Draw a stick figure cat. (No, seriously. Do it.) You probably included triangle ears -- they're one of the animal's representative features -- but you probably didn't add mites, bumps and scabs. They shouldn't be there, of course, but if your cat's ear issues eclipse caricature, seek veterinarian advice.
Easy on the Ear
Cat ears are extremely sensitive. Their hearing range extends well above and below that of humans. Cats probably have keener hearing than dogs, many of whom rely more heavily on smell for hunting than their feline brethren.
Like those of all mammals, cat ears have three anatomical structures: an outer, middle and inner ear. The visible flap -- it's called the pinna, if you want to get technical -- is where you'll notice a variety of ear issues as they develop.
There Mite Be a Problem
If you don't notice the inflamed, irritated skin on your cat's ears, the pin-head sized white mites that are causing it, or the yellow-to-black crusty discharge in your cat's ears, you'll still probably notice your cat has ear mites. You'll notice because the only time he stops scratching his ears is to shake his head.
Schedule an appointment with a veterinarian as soon as possible. If left unchecked, ear mites' infestation can cause an outer ear canal infection, called otitis externa, which can lead to other health problems, including deafness.
Ear mites are extremely contagious -- the usual suspect is Otodectes cynotis -- and often pass between and among pets, including cats and dogs. Quarantine affected pets, if possible.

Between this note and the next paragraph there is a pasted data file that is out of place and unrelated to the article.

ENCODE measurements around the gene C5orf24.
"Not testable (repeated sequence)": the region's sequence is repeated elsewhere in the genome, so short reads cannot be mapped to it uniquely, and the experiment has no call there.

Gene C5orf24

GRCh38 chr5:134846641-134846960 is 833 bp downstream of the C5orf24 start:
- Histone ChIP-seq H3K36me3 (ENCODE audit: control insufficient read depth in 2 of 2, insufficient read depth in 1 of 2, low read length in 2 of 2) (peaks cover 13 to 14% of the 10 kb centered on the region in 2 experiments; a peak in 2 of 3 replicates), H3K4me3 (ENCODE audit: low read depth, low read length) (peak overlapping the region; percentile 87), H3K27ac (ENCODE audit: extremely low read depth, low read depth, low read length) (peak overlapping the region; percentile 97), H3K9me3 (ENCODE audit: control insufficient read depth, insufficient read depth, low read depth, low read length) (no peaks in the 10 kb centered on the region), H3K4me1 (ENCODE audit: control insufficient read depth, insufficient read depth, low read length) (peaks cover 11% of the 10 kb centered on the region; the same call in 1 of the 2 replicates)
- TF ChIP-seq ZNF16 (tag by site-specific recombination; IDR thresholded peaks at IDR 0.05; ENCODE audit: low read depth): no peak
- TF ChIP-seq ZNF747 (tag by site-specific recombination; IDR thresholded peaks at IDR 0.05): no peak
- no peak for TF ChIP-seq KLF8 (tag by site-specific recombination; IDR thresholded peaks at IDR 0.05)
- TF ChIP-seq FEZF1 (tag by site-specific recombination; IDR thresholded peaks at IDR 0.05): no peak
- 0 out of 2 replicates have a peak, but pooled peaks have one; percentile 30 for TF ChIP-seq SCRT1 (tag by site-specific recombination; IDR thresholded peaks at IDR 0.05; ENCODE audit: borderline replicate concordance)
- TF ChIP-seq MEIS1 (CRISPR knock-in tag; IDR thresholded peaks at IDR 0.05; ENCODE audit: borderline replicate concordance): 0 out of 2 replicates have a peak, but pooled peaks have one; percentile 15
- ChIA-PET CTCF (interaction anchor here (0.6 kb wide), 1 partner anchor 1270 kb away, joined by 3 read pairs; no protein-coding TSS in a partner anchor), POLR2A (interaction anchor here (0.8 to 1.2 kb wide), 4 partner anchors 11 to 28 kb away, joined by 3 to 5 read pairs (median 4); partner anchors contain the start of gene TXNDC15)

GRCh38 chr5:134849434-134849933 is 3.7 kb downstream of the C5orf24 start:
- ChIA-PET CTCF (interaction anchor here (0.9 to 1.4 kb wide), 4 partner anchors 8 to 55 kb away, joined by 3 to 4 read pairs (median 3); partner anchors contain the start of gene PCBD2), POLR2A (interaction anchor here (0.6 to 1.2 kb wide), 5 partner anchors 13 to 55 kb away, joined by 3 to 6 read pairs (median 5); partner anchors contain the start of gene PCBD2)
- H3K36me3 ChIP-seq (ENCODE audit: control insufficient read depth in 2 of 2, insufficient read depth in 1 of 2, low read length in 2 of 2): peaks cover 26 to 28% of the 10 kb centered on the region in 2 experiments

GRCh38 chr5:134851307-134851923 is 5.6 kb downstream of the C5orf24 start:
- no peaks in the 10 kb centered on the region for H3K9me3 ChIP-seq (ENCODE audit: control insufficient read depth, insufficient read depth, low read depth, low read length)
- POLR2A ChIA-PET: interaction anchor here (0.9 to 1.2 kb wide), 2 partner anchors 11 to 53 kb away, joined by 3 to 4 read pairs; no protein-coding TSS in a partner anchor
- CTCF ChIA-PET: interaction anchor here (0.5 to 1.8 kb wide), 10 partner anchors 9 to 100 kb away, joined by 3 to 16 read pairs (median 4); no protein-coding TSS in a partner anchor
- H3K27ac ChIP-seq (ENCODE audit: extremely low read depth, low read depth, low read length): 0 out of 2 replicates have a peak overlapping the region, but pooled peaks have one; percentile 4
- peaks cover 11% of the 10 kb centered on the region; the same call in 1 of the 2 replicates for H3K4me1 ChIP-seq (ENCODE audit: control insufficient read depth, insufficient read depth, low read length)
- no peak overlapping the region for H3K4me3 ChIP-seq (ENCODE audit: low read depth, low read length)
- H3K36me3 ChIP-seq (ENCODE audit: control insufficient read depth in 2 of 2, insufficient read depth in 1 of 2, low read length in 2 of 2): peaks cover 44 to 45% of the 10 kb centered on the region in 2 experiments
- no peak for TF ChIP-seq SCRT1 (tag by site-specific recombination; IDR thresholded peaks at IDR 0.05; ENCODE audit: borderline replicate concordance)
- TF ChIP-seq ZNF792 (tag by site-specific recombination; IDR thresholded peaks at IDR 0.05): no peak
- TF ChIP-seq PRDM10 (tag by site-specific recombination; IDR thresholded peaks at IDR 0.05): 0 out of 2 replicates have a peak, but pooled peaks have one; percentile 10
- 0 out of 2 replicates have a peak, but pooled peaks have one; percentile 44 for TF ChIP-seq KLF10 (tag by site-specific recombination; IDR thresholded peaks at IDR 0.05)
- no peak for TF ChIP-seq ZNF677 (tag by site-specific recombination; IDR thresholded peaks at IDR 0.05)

Keep An Ear to the Ground
A number of nonmite ear conditions can cause bumps and scabs on your cat's ears, either directly or indirectly.
Your cat may pick at polyps or other growths on his ears, causing irritation, hematoma (i.e. broken blood vessels) or open wounds. Fleas, overactive sebaceous glands and even stress can induce itching and scratching to similar effects.
While some ear issues are site-specific, most affect both ears.
Regardless of the cause, open wounds on your cat's ear can lead to infection and a litany of related problems.
Your cat probably isn't going to like you fiddling with his ears, but proper cleaning and medication is necessary when he has ear mites, bumps, scabs or any combination thereof.
Put your cat on your lap in a comfortable position, bracing his body with your arm and supporting -- i.e. securing -- his head with your hand. Pull back his ear flap and gently roll cotton swabs to clean away debris. If this proves too abrasive, try a wet cloth or cotton balls. Never, ever, breach the ear canal.
If you see your cat digging at his ears, examine the flaps, but don't probe into the ears. Call a veterinarian instead.
- Cornell University Cornell Feline Health Center: Ear Mites -- Tiny Critters That Can Pose a Major Threat
- Cornell University Cornell Feline Health Center: Feline Ear Disorders
- Washington State University College of Veterinary Medicine: Examining and Medicating the Ears of a Cat
- University of Illinois at Urbana-Champaign: College of Veterinary Medicine: Itchy Ears Might Be Mites
- Purdue University Veterinary Teaching Hospital: Ear Mites
- Southwestern Oklahoma State University: Ear Mites and Other Mite Infections
- WebMD: Ear Care and Ear Problems in Cats
- North Carolina State University Integrated Pest Management Extension: Ear Mite
- Michigan State University Pesticide Safety Education Program: Mites and Ticks
- Purdue University 4-H Extension: Common Cat Diseases and Health Problems
- Texas A&M Agrilife Extension: Mites
- Cornell University Cornell Feline Health Center: Deafness
- Washington State University 4-H Extension: Cat Anatomy and Physiology
- Thinkstock Images/Comstock/Getty Images
- Otomite Treatment for Cats & Exposing It to Other Felines
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- Can Ear Mites in Kittens Make Them Sick?
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- Why Are There Slits in the Tops of Cats' Ears?
- What Does It Mean When a Cat Gets a Black Spot on the Iris?
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